Cabinet reshuffle
File Picture: Deputy President Cyril Ramaphosa. IOL News

South African state-owned power utility, Eskom, yesterday released its interim financial results reporting that its interim profits were down 34% to R6 billion ($502 million).

This staggering figure has confirmed that the parastatal’s new nuclear build plan will need to be revised in terms of affordability versus real demand.

Nuclear affordability

Interim Eskom chief financial officer Calib Cassim, stressed during the media briefing on Tuesday that the utility simply cannot afford the planned nuclear power expansion.

Cassim explained that: “If I had limited funds, I can’t be worrying about the future build if I can’t sustain existing operations.”

“I can’t go and commit to additional expenditure on a nuclear programme,” Cassim added.

Deputy President Cyril Ramaphosa raised the affordability in question, during his attendance at the World Economic Forum in Davos this month.

“We have to look at where the economy is – we have excess power and we have no money to go for a major nuclear plant building,” Ramaphosa told reporters.

“We have said the nuclear process will be looked at in the broad context of affordability.” Read more…

In support of Ramaphosa’s vision, Earthlife Africa director Makoma Lekalakala, commented: “What I understand is that Ramaphosa is reiterating what has been said in the past, that South Africa does not have the money to build nuclear.”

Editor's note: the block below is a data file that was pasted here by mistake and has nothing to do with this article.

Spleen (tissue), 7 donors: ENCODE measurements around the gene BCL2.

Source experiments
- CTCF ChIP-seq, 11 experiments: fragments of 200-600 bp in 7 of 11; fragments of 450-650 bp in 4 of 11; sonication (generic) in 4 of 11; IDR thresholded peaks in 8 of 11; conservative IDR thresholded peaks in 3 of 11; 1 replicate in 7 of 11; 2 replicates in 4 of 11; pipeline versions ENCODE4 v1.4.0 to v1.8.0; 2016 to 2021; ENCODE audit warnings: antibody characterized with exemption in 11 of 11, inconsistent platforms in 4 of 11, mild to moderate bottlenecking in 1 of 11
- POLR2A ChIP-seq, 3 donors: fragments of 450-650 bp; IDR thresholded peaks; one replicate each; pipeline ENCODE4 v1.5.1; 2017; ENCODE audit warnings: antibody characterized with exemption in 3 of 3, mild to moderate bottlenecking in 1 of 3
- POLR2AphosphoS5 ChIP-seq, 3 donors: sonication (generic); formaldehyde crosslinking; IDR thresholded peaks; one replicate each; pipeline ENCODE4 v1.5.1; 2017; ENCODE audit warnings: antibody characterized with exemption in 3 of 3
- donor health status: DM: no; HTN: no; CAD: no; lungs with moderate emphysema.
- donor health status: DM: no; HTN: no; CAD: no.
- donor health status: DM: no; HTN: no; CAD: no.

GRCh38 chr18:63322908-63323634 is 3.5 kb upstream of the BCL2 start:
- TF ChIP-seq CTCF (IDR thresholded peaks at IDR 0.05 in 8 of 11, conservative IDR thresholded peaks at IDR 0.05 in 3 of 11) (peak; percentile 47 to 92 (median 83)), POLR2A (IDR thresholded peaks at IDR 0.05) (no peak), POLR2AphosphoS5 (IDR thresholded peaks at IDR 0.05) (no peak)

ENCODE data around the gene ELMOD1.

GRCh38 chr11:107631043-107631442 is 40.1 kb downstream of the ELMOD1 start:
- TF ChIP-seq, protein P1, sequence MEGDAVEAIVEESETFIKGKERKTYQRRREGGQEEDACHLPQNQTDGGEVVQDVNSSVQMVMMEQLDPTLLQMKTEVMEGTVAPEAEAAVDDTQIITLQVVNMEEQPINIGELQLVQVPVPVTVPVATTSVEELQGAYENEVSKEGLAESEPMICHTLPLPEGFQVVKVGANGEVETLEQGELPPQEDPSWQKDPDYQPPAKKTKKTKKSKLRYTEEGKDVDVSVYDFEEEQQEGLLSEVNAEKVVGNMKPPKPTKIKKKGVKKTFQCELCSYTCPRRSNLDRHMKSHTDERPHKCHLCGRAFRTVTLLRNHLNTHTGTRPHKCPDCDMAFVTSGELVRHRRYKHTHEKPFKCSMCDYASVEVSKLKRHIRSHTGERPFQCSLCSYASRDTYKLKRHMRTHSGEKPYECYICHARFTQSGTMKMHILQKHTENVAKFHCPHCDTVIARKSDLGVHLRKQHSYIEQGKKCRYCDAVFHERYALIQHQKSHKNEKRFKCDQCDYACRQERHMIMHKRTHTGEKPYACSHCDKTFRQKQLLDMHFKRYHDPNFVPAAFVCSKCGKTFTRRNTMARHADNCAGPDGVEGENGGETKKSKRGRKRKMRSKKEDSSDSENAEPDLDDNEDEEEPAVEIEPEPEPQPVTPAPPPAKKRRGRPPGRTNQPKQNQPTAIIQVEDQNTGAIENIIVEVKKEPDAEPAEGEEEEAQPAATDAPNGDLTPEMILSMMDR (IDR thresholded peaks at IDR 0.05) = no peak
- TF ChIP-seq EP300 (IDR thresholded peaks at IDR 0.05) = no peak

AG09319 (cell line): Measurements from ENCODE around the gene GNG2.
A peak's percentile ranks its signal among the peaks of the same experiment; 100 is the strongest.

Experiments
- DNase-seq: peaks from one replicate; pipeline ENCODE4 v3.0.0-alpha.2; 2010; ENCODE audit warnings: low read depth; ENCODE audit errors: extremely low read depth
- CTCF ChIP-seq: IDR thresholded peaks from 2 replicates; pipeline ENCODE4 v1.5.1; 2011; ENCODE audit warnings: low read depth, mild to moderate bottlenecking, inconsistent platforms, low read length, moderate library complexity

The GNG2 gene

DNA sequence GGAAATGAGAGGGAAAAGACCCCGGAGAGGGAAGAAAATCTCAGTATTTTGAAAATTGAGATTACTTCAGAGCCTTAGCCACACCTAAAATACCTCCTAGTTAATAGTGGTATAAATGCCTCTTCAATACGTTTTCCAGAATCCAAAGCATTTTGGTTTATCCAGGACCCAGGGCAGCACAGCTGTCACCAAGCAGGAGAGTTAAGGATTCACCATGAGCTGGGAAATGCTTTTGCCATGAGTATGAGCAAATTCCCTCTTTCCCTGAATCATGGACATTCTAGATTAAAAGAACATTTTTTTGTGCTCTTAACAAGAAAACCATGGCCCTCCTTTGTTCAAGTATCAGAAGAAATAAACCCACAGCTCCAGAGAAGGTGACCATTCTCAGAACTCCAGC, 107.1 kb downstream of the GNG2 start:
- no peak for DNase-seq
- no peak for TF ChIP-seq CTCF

Nuclear: not a viable solution

Professor Anton Eberhard and Dr Amory Lovins of UCT’s Graduate School of Business, have recently published a paper titled ‘South Africa’s Electricity Choice’, which reiterates the point that new nuclear power is not viable in South Africa.

The report explains: “The South African government’s obsession over the past decade with nuclear power may finally come to an end with a new president and administration committed to restoring good governance and securing reliable electricity supply at least cost to support economic growth and development.

“The inherent complexity of nuclear procurement, financing and especially construction, means no new nuclear- generated electricity could flow for at least a decade, even with immediate procurement, and then only at prices well above other electricity options.”

“The risk that the project might collapse as unfinanceable, or through corruption, creates further uncertainty around South Africa’s electricity choices,” the opening of the report stated.

Read the full report: ‘South Africa’s Electricity Choice’.

 

Featured image: Deputy President Cyril Ramaphosa: IOL News